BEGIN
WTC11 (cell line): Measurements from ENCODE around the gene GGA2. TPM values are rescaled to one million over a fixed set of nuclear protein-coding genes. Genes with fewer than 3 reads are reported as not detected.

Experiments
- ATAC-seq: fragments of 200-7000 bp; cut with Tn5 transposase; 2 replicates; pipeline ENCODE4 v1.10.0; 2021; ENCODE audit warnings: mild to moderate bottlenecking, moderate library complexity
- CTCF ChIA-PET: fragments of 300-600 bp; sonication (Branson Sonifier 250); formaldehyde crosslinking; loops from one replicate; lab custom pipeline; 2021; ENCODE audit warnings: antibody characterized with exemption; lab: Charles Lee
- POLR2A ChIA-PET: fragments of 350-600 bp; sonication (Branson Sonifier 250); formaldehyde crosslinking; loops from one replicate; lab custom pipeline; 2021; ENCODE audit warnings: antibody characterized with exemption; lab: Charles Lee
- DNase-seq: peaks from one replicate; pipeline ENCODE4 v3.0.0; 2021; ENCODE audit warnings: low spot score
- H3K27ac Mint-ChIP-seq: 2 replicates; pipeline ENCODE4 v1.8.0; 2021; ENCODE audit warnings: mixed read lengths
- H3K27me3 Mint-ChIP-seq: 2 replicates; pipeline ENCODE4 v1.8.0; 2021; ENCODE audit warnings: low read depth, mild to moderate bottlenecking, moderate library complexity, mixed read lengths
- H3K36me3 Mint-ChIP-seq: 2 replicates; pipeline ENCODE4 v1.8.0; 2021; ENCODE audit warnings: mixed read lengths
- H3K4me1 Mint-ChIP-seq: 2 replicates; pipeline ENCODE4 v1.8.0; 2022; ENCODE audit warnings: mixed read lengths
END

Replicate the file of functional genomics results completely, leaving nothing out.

WTC11 (cell line): Measurements from ENCODE around the gene GGA2. TPM values are rescaled to one million over a fixed set of nuclear protein-coding genes. Genes with fewer than 3 reads are reported as not detected.

Experiments
- ATAC-seq: fragments of 200-7000 bp; cut with Tn5 transposase; 2 replicates; pipeline ENCODE4 v1.10.0; 2021; ENCODE audit warnings: mild to moderate bottlenecking, moderate library complexity
- CTCF ChIA-PET: fragments of 300-600 bp; sonication (Branson Sonifier 250); formaldehyde crosslinking; loops from one replicate; lab custom pipeline; 2021; ENCODE audit warnings: antibody characterized with exemption; lab: Charles Lee
- POLR2A ChIA-PET: fragments of 350-600 bp; sonication (Branson Sonifier 250); formaldehyde crosslinking; loops from one replicate; lab custom pipeline; 2021; ENCODE audit warnings: antibody characterized with exemption; lab: Charles Lee
- DNase-seq: peaks from one replicate; pipeline ENCODE4 v3.0.0; 2021; ENCODE audit warnings: low spot score
- H3K27ac Mint-ChIP-seq: 2 replicates; pipeline ENCODE4 v1.8.0; 2021; ENCODE audit warnings: mixed read lengths
- H3K27me3 Mint-ChIP-seq: 2 replicates; pipeline ENCODE4 v1.8.0; 2021; ENCODE audit warnings: low read depth, mild to moderate bottlenecking, moderate library complexity, mixed read lengths
- H3K36me3 Mint-ChIP-seq: 2 replicates; pipeline ENCODE4 v1.8.0; 2021; ENCODE audit warnings: mixed read lengths
- H3K4me1 Mint-ChIP-seq: 2 replicates; pipeline ENCODE4 v1.8.0; 2022; ENCODE audit warnings: mixed read lengths